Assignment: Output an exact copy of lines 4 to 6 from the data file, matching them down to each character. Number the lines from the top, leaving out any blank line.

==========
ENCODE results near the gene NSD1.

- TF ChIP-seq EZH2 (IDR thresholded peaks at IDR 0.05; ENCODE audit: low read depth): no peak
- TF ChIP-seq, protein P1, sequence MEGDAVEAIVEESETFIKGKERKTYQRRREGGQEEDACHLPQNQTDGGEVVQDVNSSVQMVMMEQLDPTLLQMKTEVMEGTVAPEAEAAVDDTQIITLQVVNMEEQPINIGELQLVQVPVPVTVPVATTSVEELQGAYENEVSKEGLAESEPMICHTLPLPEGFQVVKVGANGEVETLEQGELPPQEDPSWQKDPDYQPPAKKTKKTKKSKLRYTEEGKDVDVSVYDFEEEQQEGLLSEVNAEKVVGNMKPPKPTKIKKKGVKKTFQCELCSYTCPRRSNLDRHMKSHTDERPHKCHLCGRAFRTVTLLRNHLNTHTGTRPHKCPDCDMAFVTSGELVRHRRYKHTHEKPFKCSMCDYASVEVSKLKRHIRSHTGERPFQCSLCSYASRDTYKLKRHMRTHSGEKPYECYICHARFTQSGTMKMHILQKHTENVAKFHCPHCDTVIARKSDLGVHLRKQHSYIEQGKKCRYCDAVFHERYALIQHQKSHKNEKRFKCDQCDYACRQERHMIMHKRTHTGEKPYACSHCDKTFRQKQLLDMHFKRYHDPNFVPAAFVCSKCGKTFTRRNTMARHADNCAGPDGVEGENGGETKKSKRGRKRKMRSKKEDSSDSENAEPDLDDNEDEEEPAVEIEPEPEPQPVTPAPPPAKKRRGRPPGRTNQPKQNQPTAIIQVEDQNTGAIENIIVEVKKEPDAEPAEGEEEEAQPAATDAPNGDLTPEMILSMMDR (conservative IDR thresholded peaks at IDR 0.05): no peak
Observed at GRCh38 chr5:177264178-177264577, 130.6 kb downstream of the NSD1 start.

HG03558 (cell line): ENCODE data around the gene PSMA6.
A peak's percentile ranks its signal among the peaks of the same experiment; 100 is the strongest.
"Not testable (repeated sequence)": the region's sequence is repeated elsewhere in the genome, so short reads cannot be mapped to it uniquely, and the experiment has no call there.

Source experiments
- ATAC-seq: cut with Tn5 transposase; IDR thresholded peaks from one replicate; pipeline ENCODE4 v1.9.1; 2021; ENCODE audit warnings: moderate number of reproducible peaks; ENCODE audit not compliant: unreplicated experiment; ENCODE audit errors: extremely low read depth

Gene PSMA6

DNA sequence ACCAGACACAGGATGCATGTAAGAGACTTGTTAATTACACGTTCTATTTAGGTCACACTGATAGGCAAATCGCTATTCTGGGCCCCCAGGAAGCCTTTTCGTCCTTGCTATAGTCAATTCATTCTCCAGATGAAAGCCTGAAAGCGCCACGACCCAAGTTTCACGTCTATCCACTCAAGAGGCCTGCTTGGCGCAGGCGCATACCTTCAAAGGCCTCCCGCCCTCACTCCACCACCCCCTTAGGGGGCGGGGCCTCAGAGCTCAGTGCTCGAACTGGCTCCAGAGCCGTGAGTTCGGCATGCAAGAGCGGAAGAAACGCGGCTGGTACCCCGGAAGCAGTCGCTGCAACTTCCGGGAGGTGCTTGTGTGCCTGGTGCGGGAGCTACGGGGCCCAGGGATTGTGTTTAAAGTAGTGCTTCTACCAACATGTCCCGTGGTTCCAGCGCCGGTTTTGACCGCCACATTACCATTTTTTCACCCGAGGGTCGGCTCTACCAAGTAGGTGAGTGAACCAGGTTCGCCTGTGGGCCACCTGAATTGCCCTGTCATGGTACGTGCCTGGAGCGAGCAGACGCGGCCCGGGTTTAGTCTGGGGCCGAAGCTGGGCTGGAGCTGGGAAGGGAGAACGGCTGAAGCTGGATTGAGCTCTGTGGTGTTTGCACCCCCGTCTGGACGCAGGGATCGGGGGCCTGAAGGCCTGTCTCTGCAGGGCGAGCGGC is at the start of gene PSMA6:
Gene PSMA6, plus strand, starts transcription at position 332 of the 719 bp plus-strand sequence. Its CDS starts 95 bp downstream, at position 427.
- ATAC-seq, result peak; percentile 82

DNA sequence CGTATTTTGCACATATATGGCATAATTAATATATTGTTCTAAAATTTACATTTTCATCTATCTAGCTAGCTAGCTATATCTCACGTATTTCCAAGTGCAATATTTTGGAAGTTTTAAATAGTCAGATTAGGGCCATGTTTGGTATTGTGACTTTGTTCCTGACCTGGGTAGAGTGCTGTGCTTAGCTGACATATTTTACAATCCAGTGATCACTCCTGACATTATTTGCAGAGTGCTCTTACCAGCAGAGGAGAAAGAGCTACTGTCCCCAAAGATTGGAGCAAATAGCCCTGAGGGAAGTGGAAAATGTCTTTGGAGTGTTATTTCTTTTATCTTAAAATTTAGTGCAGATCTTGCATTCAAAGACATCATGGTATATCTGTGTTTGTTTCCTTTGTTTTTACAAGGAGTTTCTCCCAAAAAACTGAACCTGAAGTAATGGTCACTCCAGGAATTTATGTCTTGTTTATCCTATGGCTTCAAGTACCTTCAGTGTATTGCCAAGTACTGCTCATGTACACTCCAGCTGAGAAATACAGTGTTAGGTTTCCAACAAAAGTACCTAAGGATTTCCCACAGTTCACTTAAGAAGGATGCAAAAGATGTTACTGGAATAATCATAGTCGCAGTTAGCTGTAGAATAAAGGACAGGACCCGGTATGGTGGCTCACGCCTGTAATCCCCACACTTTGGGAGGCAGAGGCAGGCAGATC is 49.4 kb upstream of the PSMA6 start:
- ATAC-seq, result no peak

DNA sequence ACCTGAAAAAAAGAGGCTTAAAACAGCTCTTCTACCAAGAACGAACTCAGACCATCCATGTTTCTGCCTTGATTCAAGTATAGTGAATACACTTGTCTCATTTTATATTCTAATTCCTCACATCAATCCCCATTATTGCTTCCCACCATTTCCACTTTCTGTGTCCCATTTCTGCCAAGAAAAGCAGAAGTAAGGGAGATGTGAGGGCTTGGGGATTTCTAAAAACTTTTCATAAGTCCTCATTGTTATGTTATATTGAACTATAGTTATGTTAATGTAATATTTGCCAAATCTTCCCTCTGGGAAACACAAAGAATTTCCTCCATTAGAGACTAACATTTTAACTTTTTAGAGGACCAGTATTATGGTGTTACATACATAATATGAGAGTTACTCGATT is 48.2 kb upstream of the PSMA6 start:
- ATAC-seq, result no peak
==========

Observed at GRCh38 chr5:177264178-177264577, 130.6 kb downstream of the NSD1 start.

HG03558 (cell line): ENCODE data around the gene PSMA6.
A peak's percentile ranks its signal among the peaks of the same experiment; 100 is the strongest.